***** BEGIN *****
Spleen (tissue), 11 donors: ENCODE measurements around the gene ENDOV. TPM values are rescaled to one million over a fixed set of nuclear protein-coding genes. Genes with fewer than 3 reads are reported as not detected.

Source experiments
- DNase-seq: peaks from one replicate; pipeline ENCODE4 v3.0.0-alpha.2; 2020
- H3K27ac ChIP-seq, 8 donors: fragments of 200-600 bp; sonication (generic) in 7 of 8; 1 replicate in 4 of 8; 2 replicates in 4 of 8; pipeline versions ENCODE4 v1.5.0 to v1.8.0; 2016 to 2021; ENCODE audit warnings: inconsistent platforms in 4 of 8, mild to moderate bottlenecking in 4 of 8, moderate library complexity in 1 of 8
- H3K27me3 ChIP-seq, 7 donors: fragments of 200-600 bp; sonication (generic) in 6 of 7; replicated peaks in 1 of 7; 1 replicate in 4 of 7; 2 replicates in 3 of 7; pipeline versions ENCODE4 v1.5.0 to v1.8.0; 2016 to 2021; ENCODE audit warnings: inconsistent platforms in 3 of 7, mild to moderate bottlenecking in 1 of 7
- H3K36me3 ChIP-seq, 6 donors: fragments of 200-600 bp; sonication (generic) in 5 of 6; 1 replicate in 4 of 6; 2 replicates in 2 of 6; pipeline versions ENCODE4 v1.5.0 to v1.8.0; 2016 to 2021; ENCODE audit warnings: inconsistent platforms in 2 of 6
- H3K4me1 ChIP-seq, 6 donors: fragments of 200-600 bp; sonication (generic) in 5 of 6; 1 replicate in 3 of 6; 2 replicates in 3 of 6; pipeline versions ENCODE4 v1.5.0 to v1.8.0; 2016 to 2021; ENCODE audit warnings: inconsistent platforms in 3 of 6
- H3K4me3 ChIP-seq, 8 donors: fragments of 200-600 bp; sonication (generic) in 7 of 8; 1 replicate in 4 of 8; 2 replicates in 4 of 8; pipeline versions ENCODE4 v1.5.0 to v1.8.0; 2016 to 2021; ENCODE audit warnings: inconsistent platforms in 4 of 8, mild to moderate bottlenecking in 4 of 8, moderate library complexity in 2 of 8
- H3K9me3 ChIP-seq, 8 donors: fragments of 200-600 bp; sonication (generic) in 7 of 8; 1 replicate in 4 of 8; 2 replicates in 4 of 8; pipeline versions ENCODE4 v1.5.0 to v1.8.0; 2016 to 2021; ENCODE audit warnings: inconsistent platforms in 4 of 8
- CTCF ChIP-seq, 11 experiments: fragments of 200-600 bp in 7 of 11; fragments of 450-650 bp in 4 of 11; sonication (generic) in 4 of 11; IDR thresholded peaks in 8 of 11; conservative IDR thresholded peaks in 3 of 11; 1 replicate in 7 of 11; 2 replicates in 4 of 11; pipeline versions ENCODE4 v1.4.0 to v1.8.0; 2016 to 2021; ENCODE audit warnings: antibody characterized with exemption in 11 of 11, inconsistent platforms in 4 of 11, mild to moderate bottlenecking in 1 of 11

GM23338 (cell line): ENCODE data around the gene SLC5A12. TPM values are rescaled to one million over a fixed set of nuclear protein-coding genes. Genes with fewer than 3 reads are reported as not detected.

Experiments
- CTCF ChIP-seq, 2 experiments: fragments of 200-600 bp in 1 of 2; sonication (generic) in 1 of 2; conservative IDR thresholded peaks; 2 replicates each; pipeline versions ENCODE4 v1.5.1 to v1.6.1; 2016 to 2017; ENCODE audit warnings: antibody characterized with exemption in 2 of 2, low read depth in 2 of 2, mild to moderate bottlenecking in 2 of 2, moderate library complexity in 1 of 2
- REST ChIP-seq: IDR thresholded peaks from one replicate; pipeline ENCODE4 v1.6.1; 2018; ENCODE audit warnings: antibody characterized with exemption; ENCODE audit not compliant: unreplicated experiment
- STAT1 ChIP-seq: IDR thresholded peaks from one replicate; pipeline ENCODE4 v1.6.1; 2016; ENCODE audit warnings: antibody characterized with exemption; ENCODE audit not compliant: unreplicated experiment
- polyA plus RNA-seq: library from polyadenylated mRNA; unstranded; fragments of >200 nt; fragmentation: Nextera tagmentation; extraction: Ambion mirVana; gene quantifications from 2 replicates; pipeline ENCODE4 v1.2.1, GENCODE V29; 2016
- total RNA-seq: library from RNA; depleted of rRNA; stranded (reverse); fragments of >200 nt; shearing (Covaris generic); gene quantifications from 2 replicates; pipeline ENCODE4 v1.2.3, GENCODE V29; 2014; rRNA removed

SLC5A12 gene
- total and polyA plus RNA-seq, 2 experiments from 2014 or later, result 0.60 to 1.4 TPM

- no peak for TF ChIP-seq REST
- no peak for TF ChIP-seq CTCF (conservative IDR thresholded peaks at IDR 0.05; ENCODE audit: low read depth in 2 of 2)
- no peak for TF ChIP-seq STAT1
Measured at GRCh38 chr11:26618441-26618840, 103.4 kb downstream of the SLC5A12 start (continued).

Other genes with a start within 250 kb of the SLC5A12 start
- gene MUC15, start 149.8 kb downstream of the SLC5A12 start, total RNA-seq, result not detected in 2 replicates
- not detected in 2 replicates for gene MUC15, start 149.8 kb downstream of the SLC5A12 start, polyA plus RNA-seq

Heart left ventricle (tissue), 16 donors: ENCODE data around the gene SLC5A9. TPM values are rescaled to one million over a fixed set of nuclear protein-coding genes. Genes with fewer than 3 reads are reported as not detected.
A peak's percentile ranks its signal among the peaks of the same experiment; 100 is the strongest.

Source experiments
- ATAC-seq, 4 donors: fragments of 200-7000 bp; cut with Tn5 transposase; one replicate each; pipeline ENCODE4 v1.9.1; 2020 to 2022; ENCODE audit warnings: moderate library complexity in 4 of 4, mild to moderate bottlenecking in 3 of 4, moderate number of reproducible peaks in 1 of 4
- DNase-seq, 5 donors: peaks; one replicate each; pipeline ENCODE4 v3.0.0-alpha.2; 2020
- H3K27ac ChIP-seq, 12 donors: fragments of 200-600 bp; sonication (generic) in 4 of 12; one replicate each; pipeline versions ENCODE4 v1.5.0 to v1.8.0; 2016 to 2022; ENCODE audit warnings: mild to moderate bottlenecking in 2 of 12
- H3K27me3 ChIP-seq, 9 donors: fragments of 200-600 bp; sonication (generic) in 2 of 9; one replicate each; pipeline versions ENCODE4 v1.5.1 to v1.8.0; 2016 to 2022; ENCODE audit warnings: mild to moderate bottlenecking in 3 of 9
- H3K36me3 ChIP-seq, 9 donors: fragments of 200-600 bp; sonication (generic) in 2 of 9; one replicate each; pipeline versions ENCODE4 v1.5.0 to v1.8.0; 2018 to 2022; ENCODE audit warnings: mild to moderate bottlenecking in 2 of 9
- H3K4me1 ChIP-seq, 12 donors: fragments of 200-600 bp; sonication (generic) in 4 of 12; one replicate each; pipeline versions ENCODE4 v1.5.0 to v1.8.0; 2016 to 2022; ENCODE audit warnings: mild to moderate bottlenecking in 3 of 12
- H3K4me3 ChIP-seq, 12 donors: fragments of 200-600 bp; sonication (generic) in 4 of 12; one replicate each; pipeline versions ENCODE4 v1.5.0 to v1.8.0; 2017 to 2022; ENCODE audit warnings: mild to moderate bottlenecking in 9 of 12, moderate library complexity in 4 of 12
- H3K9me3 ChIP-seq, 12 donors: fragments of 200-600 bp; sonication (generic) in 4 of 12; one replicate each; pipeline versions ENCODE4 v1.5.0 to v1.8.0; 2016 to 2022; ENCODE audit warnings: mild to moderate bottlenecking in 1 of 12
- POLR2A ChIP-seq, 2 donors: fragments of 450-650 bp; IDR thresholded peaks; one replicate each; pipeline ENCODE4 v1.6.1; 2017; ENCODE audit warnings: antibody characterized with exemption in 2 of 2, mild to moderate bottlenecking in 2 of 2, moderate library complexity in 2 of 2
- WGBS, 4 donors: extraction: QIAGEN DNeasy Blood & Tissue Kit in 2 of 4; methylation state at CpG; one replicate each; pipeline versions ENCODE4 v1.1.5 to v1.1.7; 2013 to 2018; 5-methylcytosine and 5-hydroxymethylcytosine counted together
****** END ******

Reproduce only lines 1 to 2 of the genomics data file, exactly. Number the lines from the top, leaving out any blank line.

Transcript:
Spleen (tissue), 11 donors: ENCODE measurements around the gene ENDOV. TPM values are rescaled to one million over a fixed set of nuclear protein-coding genes. Genes with fewer than 3 reads are reported as not detected.

Source experiments